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United States v. Swenson

United States District Court, D. Idaho

June 20, 2014

DOUGLAS L. SWENSON, et. al., Defendants.


B. LYNN WINMILL, Chief District Judge.


The Court has before it Defendant Doug Swenson's Motion to Strike Testimony at June 9, 2014 Evidentiary Hearing (Dkt. 562), and Defendant's Emergency Motion for Extension of Time to File Response to Government's Proposed Findings of Fact (Dkt.569). The Court will also set an expedited briefing schedule for the pending Motion to Stay Proceedings Pending Appeal (Dkt.567).


1. Motion to Strike

Doug Swenson asks the Court to strike the testimony of Agent Craig Reed given at the forfeiture hearing because the Government failed to produce Jencks material. On cross examination, defense counsel asked Agent Reed if he had any notes related to his conversation with another individual after learning that Agent Reed had discussed the case with others. Agent Reed responded that he did, and defense counsel requested those notes from the Government. Government counsel interjected and stated that he could produce those notes to defense counsel. Cross-examination of Agent Reed then continued without delay. No specific order was entered requiring the government to produce the requested notes because the government appeared willing to produce them voluntarily.

The issue was next raised in Defendant's motion to strike, which was filed four days after the forfeiture hearing. The Government then produced the notes to defense counsel and responded to the motion to strike. The Government concedes that it did not produce the notes before counsel concluded his cross examination, but argues harmless error since there was no attempt by defense counsel to delay cross examination or take a recess from the cross examination until he received the notes.

The Jencks Act requires the Court to order the Government to produce to the defendant any prior statements of a government witness relating to the subject matter of the witness's testimony when requested by the defendant. 18 U.S.C. § 3500(b). The statements are discoverable once the witness has testified on direct examination. 18 U.S.C. § 3500(a). The Jencks Act applies to sentencing hearings. Fed. R. Crim. P. 32(i)(2). If the Government elects not to comply with an order to provide a defendant with the witness statements, the Court must strike from the record the testimony of the witness. 18 U.S.C. § 3500(d).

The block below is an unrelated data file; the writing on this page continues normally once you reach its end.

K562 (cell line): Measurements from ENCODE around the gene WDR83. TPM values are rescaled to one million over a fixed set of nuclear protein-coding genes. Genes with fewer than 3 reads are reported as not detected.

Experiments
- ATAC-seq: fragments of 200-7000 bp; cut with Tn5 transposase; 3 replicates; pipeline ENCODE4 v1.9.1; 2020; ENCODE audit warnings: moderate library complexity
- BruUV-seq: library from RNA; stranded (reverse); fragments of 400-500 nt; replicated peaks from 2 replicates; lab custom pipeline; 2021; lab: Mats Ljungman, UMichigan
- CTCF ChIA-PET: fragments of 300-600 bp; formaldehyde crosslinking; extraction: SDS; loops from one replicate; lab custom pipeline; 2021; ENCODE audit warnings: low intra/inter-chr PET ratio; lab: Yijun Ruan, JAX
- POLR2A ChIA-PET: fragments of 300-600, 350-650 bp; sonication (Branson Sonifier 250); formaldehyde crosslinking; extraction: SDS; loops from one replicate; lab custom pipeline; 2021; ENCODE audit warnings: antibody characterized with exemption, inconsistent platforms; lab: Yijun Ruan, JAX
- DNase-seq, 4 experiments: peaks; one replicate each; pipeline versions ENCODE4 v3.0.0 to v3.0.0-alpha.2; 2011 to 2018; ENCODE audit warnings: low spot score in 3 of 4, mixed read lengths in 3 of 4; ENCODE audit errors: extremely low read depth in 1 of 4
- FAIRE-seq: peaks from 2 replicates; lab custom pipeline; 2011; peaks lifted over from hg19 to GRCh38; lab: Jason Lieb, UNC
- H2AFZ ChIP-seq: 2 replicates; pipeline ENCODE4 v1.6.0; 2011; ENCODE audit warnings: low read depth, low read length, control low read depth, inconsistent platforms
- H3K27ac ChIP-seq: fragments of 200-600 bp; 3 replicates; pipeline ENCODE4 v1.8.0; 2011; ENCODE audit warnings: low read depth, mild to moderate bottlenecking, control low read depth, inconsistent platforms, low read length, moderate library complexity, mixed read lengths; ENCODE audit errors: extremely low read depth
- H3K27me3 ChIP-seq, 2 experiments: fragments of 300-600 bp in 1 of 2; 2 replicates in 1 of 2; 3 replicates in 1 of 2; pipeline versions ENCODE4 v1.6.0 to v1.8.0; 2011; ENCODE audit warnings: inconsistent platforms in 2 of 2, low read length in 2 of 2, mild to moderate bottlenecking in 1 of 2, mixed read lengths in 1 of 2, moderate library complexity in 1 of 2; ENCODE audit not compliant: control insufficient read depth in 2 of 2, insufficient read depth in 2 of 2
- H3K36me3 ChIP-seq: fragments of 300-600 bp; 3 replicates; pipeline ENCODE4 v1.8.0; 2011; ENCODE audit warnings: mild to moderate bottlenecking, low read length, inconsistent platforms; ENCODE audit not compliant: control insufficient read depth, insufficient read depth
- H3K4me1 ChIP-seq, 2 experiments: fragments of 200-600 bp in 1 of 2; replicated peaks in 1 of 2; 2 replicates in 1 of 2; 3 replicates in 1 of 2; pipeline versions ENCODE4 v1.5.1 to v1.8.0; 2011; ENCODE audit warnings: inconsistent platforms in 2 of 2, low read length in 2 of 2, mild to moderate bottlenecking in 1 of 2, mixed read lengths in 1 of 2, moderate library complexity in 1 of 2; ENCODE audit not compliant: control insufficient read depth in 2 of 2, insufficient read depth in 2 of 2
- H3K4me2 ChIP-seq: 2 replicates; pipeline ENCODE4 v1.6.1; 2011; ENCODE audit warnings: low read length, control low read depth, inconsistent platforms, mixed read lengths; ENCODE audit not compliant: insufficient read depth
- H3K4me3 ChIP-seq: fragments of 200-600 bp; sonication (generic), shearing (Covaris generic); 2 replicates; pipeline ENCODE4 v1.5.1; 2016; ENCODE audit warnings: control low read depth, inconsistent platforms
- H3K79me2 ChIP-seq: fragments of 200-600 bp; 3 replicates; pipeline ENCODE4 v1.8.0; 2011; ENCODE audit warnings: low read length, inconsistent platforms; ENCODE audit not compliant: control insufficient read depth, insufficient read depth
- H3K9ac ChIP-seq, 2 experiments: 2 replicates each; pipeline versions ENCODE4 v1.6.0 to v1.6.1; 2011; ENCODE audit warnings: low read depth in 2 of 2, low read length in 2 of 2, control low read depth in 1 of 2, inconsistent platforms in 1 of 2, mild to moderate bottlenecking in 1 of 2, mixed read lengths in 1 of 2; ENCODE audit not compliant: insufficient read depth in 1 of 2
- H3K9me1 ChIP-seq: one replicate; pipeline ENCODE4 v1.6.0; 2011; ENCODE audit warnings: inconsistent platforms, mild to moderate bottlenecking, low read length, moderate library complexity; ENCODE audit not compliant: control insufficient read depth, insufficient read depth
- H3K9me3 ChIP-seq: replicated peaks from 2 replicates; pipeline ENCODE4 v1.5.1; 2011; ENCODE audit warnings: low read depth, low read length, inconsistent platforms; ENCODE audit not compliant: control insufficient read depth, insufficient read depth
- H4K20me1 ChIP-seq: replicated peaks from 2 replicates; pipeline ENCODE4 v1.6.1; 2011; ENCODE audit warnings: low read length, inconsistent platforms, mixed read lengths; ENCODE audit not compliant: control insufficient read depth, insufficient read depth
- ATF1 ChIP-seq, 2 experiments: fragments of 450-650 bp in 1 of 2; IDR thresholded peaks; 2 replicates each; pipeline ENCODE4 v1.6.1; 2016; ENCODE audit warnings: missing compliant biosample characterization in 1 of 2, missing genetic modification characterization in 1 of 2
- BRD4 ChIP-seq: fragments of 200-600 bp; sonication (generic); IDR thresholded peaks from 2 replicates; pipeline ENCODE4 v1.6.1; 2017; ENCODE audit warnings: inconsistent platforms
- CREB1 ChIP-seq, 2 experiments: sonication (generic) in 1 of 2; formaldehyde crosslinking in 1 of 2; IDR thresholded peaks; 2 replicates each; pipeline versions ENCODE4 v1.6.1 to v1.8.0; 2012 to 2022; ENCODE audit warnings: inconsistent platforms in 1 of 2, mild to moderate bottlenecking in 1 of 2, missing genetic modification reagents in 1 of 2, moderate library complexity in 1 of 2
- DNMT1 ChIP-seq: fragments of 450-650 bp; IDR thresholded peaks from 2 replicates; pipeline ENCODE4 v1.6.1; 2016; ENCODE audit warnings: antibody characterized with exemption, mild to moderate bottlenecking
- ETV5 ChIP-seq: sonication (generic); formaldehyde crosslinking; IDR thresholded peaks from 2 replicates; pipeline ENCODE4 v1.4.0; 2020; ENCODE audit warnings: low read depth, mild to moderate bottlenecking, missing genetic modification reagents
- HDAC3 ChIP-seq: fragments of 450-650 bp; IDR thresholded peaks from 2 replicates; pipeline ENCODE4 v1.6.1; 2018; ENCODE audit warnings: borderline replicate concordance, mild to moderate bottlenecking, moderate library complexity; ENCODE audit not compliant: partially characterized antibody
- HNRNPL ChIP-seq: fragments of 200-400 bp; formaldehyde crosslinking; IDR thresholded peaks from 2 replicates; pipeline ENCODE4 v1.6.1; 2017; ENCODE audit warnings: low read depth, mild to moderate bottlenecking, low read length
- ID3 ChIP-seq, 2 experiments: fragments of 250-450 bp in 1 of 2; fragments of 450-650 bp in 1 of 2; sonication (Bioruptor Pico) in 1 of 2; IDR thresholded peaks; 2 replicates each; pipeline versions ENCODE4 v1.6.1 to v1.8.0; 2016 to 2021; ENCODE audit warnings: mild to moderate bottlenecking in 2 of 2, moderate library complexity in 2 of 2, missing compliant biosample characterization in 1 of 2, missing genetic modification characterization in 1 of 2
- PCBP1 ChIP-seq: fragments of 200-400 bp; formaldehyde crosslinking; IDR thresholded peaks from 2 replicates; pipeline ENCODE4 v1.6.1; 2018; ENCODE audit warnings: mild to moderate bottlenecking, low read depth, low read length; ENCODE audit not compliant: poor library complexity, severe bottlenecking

"Despite the mandatory ring of these provisions, a district court has discretion to refuse to impose sanctions for noncompliance, and Jencks Act violations are subject to harmless error analysis." U.S. v. Riley, 189 F.3d 802, 805 (9th Cir. 1999) (Internal citation omitted). In determining whether to strike testimony for failure to comply with the Jencks Act, a court should consider (1) "the culpability of the government for the unavailability of the material, " and (2) "the injury resulting to the defendants." Id. A witness's testimony need not be stricken when there is no prejudice. Id.

Here, Government culpability is limited. Defense counsel requested the notes during cross examination, and Government counsel agreed to produce them. However, the Court did not take a break at that moment, and no break was requested, so Government counsel could retrieve and produce the notes. The Court did take a break about 90 minutes later, but when Court resumed there was no objection by defense counsel that the notes had not been produced. Under these circumstances, the Government's failure to produce the notes during cross examination was a simple oversight by counsel.

The more important factor is whether Swenson was injured by the failure to produce the notes during cross examination. Defendant provides the Court no specific indication of how he was injured, and the Court is otherwise unaware of any injury. However, even if Defendant were injured by the late disclosure of the notes, the matter is easily rectified by re-opening cross examination of Agent Reed. Accordingly, the Court will give Defendant an opportunity to re-open cross examination of Agent Reed and question him about the notes which have now been provided to Defendant.

2. Motion for Extension

Defendant asks the Court to extend the time for him to file his proposed findings of fact and conclusions of law on forfeiture. First, Defendant asks the Court to extend his deadline until after the Court addresses the pending motion to stay. This makes no sense, and will only cause further delay. As noted below, the Court is granting Defendant's request that the motion to stay be briefed expeditiously. Accordingly, the Court will be able to sort through both issues in short order, and it makes more sense for the Court to have the forfeiture issue fully briefed as originally ordered so it can begin working on the matter if the Court ultimately decides not to grant the requested stay - the Court will not effectively treat the case as stayed simply because a motion to stay has been filed.

Second, Defendant asks the Court for an extension because the Government's 25-page proposed findings and conclusions is "extensive, " and because the Court gave the Government 30 days to respond to the Rule 29 and 33 motions. The Court gave the Government 30 days to respond to all four defendants' Rule 29 and 33 motions pursuant to a stipulated briefing schedule agreed to by all parties, including Defendant Doug ...

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